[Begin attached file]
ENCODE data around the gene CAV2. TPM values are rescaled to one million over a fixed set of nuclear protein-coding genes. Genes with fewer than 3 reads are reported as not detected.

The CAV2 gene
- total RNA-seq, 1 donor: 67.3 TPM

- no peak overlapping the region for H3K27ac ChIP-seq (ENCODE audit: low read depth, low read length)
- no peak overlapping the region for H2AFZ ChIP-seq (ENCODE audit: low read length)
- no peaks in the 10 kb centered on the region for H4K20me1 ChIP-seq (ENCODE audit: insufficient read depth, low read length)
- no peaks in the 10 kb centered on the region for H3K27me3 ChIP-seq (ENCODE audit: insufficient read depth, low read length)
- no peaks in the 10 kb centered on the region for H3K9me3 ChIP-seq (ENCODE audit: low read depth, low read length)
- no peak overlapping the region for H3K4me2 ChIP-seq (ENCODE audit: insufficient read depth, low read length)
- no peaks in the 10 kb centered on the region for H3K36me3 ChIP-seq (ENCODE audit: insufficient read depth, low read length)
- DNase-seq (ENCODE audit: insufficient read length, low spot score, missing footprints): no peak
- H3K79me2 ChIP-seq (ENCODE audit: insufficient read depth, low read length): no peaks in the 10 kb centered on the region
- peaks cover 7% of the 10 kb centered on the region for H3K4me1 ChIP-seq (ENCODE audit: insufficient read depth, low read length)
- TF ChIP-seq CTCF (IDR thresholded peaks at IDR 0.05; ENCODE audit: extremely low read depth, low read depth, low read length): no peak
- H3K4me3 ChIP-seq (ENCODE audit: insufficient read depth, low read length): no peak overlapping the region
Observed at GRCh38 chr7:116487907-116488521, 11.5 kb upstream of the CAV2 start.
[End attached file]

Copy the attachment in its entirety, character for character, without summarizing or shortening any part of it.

ENCODE data around the gene CAV2. TPM values are rescaled to one million over a fixed set of nuclear protein-coding genes. Genes with fewer than 3 reads are reported as not detected.

The CAV2 gene
- total RNA-seq, 1 donor: 67.3 TPM

- no peak overlapping the region for H3K27ac ChIP-seq (ENCODE audit: low read depth, low read length)
- no peak overlapping the region for H2AFZ ChIP-seq (ENCODE audit: low read length)
- no peaks in the 10 kb centered on the region for H4K20me1 ChIP-seq (ENCODE audit: insufficient read depth, low read length)
- no peaks in the 10 kb centered on the region for H3K27me3 ChIP-seq (ENCODE audit: insufficient read depth, low read length)
- no peaks in the 10 kb centered on the region for H3K9me3 ChIP-seq (ENCODE audit: low read depth, low read length)
- no peak overlapping the region for H3K4me2 ChIP-seq (ENCODE audit: insufficient read depth, low read length)
- no peaks in the 10 kb centered on the region for H3K36me3 ChIP-seq (ENCODE audit: insufficient read depth, low read length)
- DNase-seq (ENCODE audit: insufficient read length, low spot score, missing footprints): no peak
- H3K79me2 ChIP-seq (ENCODE audit: insufficient read depth, low read length): no peaks in the 10 kb centered on the region
- peaks cover 7% of the 10 kb centered on the region for H3K4me1 ChIP-seq (ENCODE audit: insufficient read depth, low read length)
- TF ChIP-seq CTCF (IDR thresholded peaks at IDR 0.05; ENCODE audit: extremely low read depth, low read depth, low read length): no peak
- H3K4me3 ChIP-seq (ENCODE audit: insufficient read depth, low read length): no peak overlapping the region
Observed at GRCh38 chr7:116487907-116488521, 11.5 kb upstream of the CAV2 start.